This new condominium building in New York City will actually clean the air. 570 Broome, designed by Tahir Demircioglu of Builtd, will be wrapped with a new facade material that utilizes sunshine to turn contaminating agents into salt and water vapor. The self-cleaning exterior will have an equivalent impact to removing 2,000 cars from roads for a year, or that of 500 trees.
The luxury condominium, located in the West Soho neighborhood, boasts more than just floor-to-ceiling windows and 10-foot-nine-inch-tall ceilings. The exterior of the 25-story building cleans itself and the air around it. The facade material was developed in collaboration between sintered stone company Neolith and manufacturer PURETi.
According to Neolith’s website, the exterior material consists of Neolith plates sprayed with PURETi’s “aqueous and titanium dioxide nanoparticle-based treatment.” Sunlight activates the titanium dioxide nanoparticles, which “transform the moisture in the air into oxidizing agents which destroy the nitrogen dioxide particles and contaminating agents and transform them into water vapor and salt.” The process is called photocatalysis, and it’s “repeated millions of times per second,” enabling the building to clean itself. The technology improves air quality and is anti-bacterial, anti-allergen and anti-odor. Neolith and PURETi’s technology “receives LEED points when specified,” according to Neolith.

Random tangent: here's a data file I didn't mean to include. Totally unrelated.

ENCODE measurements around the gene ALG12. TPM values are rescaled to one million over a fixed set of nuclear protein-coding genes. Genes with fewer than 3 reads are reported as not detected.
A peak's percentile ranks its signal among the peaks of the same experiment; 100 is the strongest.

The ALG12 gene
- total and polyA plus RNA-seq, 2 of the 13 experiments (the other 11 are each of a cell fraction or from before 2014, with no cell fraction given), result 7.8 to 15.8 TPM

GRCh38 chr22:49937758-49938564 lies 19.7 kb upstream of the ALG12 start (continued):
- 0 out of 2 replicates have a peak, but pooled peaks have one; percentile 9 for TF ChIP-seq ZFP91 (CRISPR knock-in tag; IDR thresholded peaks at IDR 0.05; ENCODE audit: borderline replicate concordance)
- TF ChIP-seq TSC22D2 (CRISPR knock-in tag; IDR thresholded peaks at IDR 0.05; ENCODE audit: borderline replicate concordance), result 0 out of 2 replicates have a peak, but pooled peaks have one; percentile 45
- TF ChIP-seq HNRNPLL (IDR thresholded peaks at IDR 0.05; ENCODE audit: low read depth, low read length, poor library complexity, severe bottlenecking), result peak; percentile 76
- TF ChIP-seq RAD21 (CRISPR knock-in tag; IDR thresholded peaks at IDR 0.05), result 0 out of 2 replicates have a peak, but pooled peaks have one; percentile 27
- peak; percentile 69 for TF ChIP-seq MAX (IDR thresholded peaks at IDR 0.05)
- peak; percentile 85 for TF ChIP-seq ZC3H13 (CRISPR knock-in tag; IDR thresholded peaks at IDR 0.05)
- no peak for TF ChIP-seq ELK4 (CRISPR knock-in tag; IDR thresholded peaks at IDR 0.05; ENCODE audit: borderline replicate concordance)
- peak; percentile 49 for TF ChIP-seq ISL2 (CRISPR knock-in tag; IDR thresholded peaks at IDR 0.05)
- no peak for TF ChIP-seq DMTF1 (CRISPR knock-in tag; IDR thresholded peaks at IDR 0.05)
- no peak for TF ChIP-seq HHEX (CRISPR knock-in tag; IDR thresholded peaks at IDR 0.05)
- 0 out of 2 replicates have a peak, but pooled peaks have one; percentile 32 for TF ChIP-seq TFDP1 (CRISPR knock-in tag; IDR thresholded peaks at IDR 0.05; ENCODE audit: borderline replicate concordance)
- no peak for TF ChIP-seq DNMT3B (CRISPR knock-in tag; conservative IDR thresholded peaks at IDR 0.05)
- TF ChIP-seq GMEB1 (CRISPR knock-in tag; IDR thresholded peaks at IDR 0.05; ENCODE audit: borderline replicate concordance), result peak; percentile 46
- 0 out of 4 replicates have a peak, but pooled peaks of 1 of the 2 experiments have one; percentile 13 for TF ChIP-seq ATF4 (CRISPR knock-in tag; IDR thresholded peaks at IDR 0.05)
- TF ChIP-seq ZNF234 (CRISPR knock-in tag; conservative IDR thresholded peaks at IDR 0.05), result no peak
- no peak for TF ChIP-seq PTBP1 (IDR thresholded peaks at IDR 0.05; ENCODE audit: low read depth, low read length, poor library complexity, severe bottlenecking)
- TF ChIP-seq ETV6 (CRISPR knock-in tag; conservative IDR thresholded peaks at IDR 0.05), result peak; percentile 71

The building’s design hearkens back to the history of the area, once called the Printing District, with “a silhouette evocative of staggered cubes,” according to Builtd. Skidmore, Owings & Merrill (SOM) designed the interiors. Indoor bicycle storage, an entry garden featuring a Japanese maple tree, a lounge opening onto a landscaped terrace and double-pane windows treated with a low-emissivity glaze are among the building’s other features.
Sales for 570 Broome, which includes 54 units of one- to three-bedroom condos, began last fall.
Images courtesy of 570 Broome